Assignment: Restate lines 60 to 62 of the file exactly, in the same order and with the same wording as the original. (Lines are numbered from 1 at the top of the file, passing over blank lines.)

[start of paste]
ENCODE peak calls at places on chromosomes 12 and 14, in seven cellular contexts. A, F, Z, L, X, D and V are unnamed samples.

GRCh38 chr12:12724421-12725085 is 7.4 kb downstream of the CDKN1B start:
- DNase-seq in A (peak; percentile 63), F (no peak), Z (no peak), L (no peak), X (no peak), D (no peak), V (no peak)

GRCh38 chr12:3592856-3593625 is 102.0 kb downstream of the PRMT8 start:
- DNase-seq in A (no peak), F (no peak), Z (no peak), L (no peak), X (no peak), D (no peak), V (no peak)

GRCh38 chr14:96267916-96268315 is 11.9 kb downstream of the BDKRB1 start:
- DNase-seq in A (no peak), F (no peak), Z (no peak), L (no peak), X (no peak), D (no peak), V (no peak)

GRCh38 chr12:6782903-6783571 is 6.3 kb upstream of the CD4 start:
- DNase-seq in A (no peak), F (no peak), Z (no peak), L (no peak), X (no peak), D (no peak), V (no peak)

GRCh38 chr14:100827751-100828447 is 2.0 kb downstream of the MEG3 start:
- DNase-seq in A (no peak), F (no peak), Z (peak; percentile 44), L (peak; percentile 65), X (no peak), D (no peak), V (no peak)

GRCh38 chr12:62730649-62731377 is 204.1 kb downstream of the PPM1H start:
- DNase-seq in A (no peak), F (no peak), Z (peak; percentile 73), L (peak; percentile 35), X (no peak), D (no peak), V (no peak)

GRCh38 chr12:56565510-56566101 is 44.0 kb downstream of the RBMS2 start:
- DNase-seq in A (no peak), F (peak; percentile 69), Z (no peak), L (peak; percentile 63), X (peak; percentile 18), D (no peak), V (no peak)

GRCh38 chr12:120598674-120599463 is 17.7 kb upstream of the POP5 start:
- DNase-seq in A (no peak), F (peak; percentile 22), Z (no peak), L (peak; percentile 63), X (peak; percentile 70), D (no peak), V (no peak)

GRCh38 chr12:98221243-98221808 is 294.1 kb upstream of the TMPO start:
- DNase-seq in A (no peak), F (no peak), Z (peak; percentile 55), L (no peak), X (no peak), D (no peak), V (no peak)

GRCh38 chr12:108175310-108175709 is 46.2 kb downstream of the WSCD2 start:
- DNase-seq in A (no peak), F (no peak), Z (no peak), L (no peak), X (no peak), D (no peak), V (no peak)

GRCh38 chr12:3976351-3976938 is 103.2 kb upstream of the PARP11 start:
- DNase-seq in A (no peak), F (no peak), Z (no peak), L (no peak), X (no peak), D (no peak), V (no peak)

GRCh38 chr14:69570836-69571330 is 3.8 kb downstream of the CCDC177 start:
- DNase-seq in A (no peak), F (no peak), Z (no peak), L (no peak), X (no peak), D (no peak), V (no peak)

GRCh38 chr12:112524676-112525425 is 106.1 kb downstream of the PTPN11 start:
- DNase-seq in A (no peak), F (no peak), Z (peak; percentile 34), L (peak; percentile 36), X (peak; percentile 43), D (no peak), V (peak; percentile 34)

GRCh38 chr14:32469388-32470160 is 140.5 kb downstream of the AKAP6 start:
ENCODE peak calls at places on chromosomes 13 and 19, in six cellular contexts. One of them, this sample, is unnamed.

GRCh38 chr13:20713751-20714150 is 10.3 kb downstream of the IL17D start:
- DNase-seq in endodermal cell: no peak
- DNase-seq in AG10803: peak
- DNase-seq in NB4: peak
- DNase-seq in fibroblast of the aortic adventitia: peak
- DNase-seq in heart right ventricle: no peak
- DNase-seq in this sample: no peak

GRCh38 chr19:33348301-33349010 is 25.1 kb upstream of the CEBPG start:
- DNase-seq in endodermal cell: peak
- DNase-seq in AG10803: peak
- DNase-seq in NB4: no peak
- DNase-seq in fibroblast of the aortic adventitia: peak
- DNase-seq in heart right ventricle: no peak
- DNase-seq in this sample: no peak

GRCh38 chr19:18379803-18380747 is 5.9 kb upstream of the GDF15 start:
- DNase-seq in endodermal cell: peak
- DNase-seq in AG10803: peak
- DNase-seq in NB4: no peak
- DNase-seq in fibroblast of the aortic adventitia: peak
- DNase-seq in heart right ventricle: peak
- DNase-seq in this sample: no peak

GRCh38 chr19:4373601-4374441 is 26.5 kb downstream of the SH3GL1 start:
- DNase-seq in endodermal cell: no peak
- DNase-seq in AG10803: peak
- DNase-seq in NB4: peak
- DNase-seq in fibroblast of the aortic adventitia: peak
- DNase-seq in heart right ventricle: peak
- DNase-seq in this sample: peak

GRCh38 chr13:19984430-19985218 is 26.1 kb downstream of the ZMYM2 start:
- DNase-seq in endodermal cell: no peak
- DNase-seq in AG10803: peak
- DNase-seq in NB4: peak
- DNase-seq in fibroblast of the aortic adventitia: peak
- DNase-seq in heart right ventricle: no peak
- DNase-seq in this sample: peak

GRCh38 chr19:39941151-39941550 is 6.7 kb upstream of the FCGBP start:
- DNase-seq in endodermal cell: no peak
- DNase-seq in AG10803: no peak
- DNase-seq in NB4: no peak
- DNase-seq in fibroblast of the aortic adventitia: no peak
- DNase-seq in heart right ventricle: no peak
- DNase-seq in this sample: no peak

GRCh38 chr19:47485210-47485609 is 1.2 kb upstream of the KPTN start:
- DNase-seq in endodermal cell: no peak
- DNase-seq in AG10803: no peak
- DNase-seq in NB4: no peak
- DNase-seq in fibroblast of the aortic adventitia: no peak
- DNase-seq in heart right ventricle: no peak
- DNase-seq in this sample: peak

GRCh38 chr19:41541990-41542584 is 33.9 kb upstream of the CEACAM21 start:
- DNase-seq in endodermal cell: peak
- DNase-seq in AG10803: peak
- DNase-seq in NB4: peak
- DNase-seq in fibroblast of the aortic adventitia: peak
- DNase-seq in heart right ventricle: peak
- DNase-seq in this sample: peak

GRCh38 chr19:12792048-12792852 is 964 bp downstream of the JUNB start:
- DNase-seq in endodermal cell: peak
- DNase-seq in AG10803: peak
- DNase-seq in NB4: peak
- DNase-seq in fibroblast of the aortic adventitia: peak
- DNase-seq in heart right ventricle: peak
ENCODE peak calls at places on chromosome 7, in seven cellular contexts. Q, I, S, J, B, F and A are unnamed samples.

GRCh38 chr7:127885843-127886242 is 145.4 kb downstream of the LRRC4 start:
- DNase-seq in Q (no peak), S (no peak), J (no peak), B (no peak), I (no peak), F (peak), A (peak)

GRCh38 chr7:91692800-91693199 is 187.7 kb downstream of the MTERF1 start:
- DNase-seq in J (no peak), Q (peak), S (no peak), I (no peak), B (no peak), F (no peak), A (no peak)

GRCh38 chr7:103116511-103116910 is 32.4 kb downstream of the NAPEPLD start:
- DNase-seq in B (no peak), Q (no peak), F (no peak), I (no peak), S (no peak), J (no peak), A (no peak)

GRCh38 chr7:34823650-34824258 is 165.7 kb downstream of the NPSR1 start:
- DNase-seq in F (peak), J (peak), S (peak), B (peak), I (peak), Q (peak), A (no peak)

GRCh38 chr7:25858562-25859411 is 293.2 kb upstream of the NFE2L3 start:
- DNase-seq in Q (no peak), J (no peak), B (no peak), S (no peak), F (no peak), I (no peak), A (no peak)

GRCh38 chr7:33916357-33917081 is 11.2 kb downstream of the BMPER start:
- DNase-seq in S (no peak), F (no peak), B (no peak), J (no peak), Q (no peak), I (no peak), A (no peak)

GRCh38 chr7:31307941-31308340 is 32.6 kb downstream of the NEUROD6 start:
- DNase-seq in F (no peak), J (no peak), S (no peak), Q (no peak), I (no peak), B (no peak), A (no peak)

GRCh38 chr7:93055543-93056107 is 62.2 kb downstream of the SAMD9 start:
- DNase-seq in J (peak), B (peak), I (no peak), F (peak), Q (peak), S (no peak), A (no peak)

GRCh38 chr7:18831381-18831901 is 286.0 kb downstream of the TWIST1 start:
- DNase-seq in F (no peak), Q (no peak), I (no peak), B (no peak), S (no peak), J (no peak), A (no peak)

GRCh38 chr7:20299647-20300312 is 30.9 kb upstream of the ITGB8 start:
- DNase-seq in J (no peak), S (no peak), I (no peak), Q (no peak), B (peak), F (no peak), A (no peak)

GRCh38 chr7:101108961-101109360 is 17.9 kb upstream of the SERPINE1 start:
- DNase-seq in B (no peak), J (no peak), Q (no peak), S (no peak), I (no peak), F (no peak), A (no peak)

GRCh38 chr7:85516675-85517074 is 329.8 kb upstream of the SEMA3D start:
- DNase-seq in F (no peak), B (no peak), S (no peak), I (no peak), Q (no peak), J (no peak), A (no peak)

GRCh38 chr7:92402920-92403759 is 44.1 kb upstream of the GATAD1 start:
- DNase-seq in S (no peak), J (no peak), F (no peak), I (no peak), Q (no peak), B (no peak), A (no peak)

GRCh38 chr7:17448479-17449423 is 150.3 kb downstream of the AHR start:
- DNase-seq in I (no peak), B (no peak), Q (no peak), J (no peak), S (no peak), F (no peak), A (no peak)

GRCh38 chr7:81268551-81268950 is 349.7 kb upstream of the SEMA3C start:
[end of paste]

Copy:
- DNase-seq in AG10803: peak
- DNase-seq in NB4: peak
- DNase-seq in fibroblast of the aortic adventitia: peak